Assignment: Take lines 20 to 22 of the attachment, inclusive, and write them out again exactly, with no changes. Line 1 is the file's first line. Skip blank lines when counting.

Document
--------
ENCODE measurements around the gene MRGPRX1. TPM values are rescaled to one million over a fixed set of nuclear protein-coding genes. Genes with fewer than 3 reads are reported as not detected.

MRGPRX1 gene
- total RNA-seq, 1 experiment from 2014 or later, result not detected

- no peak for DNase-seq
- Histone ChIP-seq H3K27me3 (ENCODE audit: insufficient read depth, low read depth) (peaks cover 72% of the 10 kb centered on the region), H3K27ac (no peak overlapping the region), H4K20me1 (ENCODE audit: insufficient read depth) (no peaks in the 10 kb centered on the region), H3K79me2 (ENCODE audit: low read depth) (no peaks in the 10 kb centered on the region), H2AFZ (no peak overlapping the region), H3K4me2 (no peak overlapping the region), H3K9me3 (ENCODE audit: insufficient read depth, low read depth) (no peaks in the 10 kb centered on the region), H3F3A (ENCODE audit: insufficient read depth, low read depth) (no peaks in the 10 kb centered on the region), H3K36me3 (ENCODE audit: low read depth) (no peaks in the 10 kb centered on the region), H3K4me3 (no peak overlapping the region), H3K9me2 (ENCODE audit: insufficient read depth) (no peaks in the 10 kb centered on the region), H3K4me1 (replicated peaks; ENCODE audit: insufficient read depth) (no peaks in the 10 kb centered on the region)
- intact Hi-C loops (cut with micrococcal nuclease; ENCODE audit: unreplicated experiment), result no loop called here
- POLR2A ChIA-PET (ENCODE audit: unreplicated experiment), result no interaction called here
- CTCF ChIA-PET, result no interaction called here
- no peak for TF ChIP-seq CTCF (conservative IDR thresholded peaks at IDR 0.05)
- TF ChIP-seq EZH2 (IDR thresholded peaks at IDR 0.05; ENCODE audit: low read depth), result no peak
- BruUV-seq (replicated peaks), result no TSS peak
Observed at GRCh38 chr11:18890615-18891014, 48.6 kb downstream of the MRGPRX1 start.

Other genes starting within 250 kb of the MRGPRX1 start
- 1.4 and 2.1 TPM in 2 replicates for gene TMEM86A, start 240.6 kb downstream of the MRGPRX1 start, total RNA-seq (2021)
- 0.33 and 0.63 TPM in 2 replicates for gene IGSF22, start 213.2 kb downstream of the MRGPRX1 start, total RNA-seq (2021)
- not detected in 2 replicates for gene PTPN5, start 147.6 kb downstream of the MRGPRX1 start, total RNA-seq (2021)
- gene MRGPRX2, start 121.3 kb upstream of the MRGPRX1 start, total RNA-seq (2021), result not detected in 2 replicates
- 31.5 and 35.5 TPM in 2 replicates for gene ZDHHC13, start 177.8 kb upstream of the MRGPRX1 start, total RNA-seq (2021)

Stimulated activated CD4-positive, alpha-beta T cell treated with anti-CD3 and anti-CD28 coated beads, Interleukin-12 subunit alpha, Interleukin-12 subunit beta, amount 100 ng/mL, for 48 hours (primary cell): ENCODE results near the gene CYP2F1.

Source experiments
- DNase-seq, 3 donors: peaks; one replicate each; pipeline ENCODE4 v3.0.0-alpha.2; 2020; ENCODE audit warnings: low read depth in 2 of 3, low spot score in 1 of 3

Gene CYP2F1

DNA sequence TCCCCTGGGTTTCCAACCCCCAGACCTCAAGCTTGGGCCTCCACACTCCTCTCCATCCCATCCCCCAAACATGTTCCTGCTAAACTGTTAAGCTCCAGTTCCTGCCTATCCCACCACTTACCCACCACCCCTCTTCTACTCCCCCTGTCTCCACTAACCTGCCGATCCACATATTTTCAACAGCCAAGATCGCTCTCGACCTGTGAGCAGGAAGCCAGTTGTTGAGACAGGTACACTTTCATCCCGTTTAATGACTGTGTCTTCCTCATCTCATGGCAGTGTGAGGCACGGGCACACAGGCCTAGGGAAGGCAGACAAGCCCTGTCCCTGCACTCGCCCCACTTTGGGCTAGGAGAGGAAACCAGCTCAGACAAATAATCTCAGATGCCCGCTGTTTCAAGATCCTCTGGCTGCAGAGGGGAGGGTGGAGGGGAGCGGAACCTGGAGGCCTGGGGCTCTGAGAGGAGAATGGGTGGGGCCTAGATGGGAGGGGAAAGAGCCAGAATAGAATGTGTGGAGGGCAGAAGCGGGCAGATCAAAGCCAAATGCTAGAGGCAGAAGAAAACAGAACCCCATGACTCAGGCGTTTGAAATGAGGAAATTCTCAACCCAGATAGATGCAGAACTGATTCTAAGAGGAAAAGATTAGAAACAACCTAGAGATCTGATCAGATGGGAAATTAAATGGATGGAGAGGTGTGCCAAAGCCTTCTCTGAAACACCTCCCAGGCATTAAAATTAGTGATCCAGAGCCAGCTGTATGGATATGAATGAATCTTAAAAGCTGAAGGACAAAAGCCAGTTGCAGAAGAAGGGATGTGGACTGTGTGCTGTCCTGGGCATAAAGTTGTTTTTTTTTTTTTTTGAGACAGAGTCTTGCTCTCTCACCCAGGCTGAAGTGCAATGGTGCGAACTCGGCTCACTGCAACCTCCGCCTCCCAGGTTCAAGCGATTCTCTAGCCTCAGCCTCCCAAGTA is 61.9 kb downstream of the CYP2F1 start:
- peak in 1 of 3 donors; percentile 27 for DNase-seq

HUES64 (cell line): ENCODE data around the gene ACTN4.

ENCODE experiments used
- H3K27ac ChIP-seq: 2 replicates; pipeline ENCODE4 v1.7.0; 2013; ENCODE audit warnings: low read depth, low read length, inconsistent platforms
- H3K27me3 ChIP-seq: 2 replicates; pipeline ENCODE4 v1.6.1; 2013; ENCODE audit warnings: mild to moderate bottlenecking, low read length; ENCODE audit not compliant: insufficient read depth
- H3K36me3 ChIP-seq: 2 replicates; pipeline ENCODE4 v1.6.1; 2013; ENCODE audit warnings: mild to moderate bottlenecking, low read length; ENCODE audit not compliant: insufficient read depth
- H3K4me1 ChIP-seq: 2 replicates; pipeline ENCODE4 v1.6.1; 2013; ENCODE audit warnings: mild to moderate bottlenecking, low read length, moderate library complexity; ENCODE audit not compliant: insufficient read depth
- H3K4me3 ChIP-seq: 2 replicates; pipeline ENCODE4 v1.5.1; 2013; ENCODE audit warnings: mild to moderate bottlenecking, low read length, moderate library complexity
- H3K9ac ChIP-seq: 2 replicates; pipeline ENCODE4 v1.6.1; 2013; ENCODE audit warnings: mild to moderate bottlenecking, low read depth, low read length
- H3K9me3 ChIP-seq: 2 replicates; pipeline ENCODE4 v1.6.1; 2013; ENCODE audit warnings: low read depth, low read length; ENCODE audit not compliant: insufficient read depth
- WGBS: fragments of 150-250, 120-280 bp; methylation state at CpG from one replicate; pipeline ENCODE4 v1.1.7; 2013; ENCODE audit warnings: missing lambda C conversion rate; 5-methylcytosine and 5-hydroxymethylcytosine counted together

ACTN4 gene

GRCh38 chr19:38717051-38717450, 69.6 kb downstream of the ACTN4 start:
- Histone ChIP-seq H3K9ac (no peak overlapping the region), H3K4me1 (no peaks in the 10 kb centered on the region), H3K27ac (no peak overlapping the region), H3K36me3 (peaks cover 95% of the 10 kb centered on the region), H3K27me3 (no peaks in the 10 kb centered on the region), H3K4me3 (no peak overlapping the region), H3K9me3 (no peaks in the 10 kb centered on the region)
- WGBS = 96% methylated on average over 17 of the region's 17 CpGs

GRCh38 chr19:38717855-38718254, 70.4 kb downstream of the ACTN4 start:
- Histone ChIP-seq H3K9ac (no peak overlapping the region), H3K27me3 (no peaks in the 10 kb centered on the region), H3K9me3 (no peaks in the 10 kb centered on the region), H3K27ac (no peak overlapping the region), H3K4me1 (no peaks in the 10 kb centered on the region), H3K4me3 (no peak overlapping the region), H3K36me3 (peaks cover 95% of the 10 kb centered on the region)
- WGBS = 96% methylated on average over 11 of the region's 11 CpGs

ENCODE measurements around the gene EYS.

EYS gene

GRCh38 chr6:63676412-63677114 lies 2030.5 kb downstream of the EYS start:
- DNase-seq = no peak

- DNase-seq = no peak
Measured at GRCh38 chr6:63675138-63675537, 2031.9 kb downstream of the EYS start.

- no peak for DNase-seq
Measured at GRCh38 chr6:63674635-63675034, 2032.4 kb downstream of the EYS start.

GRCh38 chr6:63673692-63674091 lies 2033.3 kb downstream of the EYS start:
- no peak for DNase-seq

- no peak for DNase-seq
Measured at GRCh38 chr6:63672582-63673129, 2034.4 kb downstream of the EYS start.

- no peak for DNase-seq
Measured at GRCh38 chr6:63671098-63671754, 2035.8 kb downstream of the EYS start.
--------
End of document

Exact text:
Source experiments
- DNase-seq, 3 donors: peaks; one replicate each; pipeline ENCODE4 v3.0.0-alpha.2; 2020; ENCODE audit warnings: low read depth in 2 of 3, low spot score in 1 of 3

Gene CYP2F1